Ted Halstead

Ted came to me through social media. His books sound complicated but interesting.

Author Bio

Ted Halstead served twenty-five years in the State Department as a Foreign Service Officer, most of it overseas, and was promoted to the Senior Foreign Service after his second tour at US Embassy Riyadh. His tours included four years at US Embassy Seoul, and two years at the East Asia Pacific Bureau in DC. He is a National War College graduate, and served for three years at a regional US military headquarters.

Tell us about yourself.

That’s a long story!  I’ll just give some background relevant to my latest book, The Saudi-Iranian War.

My first assignment in the Foreign Service was to Embassy Riyadh, where I worked in administration.  Since we were moving to a new Embassy building and switching out most of our leased housing during my tour, it was even busier than usual.  That tour was in the 1980s, before the first Gulf War. 

When I came back to Embassy Riyadh twenty years later, I was the Country Coordinator for Consular Affairs for Saudi Arabia.  That meant I supervised provision of all American Citizen Services, as well as all visa services for foreign visitors and immigrants seeking to travel to the United States, at Embassy Riyadh and our Consulates General in Jeddah and Dhahran.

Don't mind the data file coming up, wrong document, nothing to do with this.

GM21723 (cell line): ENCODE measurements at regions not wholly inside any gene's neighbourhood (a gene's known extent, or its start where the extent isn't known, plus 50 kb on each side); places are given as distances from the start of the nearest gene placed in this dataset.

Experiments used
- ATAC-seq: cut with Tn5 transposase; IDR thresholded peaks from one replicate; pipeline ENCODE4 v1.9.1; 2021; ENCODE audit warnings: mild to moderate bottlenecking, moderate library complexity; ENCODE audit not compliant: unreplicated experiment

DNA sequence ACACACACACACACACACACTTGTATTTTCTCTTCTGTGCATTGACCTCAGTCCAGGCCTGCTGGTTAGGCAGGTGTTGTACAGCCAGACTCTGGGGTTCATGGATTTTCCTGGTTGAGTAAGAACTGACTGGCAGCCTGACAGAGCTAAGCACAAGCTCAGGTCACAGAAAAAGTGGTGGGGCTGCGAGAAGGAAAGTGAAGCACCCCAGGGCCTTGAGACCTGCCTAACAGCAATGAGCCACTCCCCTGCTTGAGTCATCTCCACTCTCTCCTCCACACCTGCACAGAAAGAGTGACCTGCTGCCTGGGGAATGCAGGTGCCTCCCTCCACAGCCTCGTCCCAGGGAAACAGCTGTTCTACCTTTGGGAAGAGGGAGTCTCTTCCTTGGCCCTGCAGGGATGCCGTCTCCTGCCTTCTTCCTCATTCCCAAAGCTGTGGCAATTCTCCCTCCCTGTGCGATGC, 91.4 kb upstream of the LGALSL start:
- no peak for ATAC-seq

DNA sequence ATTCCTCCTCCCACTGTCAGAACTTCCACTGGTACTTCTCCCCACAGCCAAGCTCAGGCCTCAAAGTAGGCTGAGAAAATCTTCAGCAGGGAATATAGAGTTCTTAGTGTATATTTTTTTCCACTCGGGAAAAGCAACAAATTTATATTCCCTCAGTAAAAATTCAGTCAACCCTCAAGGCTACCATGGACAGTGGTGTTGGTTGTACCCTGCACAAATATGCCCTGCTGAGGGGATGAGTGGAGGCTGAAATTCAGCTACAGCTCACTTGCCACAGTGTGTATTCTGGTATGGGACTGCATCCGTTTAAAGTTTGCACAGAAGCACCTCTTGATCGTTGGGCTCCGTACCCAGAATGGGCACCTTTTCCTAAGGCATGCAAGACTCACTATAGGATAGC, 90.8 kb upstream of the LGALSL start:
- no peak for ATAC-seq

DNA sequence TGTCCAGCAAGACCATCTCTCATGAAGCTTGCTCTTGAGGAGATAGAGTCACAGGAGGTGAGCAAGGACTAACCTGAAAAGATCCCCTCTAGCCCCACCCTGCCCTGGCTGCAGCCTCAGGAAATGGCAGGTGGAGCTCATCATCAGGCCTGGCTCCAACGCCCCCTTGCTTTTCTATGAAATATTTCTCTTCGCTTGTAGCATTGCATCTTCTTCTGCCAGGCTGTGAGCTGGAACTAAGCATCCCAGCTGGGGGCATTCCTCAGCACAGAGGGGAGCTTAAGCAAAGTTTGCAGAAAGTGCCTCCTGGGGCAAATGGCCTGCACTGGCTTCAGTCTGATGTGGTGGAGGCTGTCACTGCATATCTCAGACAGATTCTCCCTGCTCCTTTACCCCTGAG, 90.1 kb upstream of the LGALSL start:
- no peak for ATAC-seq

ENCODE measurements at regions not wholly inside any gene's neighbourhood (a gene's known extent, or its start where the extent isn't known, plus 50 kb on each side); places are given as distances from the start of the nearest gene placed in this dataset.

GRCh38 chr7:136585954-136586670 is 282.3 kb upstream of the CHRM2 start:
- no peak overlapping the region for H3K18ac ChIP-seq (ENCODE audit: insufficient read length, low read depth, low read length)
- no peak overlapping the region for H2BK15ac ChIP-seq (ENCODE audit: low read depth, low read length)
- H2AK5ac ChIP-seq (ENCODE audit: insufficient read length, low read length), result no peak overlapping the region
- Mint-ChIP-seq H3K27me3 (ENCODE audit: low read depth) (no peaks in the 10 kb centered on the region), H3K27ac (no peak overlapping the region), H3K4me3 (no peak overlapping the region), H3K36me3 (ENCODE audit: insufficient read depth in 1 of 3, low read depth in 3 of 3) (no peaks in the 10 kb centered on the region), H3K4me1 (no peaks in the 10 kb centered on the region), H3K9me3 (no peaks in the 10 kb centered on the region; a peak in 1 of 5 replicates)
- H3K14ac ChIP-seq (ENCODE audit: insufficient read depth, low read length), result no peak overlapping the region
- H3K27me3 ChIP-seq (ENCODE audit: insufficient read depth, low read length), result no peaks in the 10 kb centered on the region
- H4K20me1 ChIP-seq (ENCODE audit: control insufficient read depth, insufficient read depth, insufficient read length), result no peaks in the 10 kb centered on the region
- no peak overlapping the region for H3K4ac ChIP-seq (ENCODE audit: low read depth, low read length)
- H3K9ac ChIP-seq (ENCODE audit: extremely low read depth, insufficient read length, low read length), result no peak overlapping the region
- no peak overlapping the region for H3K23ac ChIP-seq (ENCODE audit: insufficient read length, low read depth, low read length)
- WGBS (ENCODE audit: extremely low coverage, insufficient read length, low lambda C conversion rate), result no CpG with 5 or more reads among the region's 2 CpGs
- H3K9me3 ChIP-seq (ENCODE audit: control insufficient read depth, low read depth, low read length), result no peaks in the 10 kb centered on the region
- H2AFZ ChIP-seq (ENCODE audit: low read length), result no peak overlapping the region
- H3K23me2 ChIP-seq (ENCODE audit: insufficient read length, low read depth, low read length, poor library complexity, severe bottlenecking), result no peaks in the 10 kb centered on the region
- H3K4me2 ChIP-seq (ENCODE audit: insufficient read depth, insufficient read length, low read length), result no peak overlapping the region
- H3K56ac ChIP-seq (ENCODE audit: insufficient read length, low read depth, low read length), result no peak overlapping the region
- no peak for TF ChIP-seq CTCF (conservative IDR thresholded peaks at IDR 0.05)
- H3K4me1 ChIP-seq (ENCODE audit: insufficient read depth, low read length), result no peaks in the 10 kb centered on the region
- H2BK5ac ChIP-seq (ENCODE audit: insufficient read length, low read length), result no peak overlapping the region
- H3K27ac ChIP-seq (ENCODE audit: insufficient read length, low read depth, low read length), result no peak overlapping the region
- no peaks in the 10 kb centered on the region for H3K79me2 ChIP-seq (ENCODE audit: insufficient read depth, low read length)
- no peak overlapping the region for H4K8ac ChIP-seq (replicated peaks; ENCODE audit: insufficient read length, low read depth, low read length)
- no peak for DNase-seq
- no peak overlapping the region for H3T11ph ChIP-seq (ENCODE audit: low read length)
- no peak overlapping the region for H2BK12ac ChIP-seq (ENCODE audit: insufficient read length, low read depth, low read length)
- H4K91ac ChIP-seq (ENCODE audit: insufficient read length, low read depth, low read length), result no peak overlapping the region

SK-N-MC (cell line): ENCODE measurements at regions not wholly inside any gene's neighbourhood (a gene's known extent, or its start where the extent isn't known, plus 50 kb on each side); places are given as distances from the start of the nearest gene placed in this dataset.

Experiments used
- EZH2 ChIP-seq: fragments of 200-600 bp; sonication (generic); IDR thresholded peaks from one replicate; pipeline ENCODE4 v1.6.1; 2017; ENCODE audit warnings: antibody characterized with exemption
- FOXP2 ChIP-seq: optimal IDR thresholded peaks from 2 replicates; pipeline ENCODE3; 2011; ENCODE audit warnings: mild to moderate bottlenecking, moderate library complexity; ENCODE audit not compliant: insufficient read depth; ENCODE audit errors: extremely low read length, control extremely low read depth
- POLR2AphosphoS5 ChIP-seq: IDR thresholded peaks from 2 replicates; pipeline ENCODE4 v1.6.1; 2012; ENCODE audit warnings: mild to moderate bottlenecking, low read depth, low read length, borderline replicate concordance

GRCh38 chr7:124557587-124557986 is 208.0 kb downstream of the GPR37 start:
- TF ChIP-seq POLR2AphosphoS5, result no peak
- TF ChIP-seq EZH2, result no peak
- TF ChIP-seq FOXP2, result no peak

The chain of events that led to my return to Embassy Riyadh started on 9/11.  On that day I was at the National War College at Fort McNair, where we had begun our studies less than a month earlier.  We could all hear the plane hit the Pentagon just across the Potomac River from Fort McNair.

Everyone has their story of how 9/11 affected them.  We were unique, though, in being the only Americans in a one year masters degree program in National Security Studies.  In essence we were being paid to think, above all, about how we could prevent 9/11 from happening again.

Note that all the 9/11 hijackers obtained visas to travel to the US.  Most of them were Saudi nationals.

We made many changes to our visa process after 9/11, including more detailed interviews and questionnaires.  The key change, though, was collecting fingerprints from most applicants and high quality digital photos from all applicants.  We used that data to check fingerprint records held by both DHS and the FBI, and ran facial recognition (FR) checks against our photo database as well as photos supplied by other US government agencies.

This helped us achieve two goals.  The first was to find out whether we or any other US government agency had adverse information on a visa applicant.  The second was to freeze the first identity presented to us by a visa applicant.  If they subsequently changed their name and/or date of birth in an effort to avoid linking them with an earlier refused application, we could now detect that effort.

We began deployment of FR and fingerprint capture at over 200 overseas posts in September 2003, and finished in October 2004.  I was the deployment manager.

We knew that the fingerprint scanners we were using, designed to capture two index prints, needed to be replaced.  The reason was that two prints, given the millions of prints we were collecting, would eventually produce false positives.  To avoid this both we and DHS needed to start collecting all ten prints.